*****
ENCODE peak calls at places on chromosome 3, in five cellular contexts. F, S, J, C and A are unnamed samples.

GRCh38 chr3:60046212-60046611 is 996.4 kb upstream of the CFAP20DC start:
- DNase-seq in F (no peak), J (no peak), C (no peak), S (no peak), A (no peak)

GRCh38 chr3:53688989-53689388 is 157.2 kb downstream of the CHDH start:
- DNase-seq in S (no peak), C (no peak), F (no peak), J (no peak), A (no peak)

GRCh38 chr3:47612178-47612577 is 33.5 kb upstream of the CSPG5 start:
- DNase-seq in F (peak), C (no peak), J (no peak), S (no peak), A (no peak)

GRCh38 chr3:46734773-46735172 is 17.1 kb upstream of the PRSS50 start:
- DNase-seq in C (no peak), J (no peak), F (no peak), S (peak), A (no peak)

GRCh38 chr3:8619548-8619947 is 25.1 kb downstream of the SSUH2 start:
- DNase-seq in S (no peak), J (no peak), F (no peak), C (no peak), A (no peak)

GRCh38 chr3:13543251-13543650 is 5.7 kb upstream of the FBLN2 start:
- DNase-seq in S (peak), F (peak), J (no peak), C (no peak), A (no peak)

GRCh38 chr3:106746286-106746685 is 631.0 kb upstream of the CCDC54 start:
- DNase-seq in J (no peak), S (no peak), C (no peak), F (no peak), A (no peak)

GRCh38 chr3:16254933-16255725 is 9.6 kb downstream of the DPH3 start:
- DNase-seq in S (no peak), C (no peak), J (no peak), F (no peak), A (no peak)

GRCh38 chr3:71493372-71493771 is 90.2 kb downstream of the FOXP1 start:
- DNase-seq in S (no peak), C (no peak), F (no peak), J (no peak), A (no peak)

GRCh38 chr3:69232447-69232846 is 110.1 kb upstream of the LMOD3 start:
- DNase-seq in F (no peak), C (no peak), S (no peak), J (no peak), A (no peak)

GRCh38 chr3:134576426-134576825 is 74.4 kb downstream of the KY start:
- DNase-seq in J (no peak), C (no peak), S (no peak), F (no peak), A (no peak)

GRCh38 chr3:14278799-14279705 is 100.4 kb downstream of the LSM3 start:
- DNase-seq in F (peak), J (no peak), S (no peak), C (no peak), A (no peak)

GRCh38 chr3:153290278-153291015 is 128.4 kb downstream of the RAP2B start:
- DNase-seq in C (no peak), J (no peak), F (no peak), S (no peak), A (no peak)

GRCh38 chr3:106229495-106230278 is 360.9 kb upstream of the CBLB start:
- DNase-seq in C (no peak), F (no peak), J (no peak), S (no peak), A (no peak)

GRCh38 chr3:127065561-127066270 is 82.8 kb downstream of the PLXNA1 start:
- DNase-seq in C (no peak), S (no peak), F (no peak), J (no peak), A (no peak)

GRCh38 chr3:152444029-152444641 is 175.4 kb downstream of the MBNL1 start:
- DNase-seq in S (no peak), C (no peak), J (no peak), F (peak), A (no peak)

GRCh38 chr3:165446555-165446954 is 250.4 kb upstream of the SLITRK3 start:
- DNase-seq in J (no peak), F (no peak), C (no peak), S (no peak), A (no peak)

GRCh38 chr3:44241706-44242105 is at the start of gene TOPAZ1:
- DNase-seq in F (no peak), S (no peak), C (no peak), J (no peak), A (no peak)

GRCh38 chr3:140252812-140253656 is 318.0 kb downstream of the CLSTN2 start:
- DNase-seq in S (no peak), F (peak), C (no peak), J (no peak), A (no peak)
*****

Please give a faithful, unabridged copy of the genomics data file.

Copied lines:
ENCODE peak calls at places on chromosome 3, in five cellular contexts. F, S, J, C and A are unnamed samples.

GRCh38 chr3:60046212-60046611 is 996.4 kb upstream of the CFAP20DC start:
- DNase-seq in F (no peak), J (no peak), C (no peak), S (no peak), A (no peak)

GRCh38 chr3:53688989-53689388 is 157.2 kb downstream of the CHDH start:
- DNase-seq in S (no peak), C (no peak), F (no peak), J (no peak), A (no peak)

GRCh38 chr3:47612178-47612577 is 33.5 kb upstream of the CSPG5 start:
- DNase-seq in F (peak), C (no peak), J (no peak), S (no peak), A (no peak)

GRCh38 chr3:46734773-46735172 is 17.1 kb upstream of the PRSS50 start:
- DNase-seq in C (no peak), J (no peak), F (no peak), S (peak), A (no peak)

GRCh38 chr3:8619548-8619947 is 25.1 kb downstream of the SSUH2 start:
- DNase-seq in S (no peak), J (no peak), F (no peak), C (no peak), A (no peak)

GRCh38 chr3:13543251-13543650 is 5.7 kb upstream of the FBLN2 start:
- DNase-seq in S (peak), F (peak), J (no peak), C (no peak), A (no peak)

GRCh38 chr3:106746286-106746685 is 631.0 kb upstream of the CCDC54 start:
- DNase-seq in J (no peak), S (no peak), C (no peak), F (no peak), A (no peak)

GRCh38 chr3:16254933-16255725 is 9.6 kb downstream of the DPH3 start:
- DNase-seq in S (no peak), C (no peak), J (no peak), F (no peak), A (no peak)

GRCh38 chr3:71493372-71493771 is 90.2 kb downstream of the FOXP1 start:
- DNase-seq in S (no peak), C (no peak), F (no peak), J (no peak), A (no peak)

GRCh38 chr3:69232447-69232846 is 110.1 kb upstream of the LMOD3 start:
- DNase-seq in F (no peak), C (no peak), S (no peak), J (no peak), A (no peak)

GRCh38 chr3:134576426-134576825 is 74.4 kb downstream of the KY start:
- DNase-seq in J (no peak), C (no peak), S (no peak), F (no peak), A (no peak)

GRCh38 chr3:14278799-14279705 is 100.4 kb downstream of the LSM3 start:
- DNase-seq in F (peak), J (no peak), S (no peak), C (no peak), A (no peak)

GRCh38 chr3:153290278-153291015 is 128.4 kb downstream of the RAP2B start:
- DNase-seq in C (no peak), J (no peak), F (no peak), S (no peak), A (no peak)

GRCh38 chr3:106229495-106230278 is 360.9 kb upstream of the CBLB start:
- DNase-seq in C (no peak), F (no peak), J (no peak), S (no peak), A (no peak)

GRCh38 chr3:127065561-127066270 is 82.8 kb downstream of the PLXNA1 start:
- DNase-seq in C (no peak), S (no peak), F (no peak), J (no peak), A (no peak)

GRCh38 chr3:152444029-152444641 is 175.4 kb downstream of the MBNL1 start:
- DNase-seq in S (no peak), C (no peak), J (no peak), F (peak), A (no peak)

GRCh38 chr3:165446555-165446954 is 250.4 kb upstream of the SLITRK3 start:
- DNase-seq in J (no peak), F (no peak), C (no peak), S (no peak), A (no peak)

GRCh38 chr3:44241706-44242105 is at the start of gene TOPAZ1:
- DNase-seq in F (no peak), S (no peak), C (no peak), J (no peak), A (no peak)

GRCh38 chr3:140252812-140253656 is 318.0 kb downstream of the CLSTN2 start:
- DNase-seq in S (no peak), F (peak), C (no peak), J (no peak), A (no peak)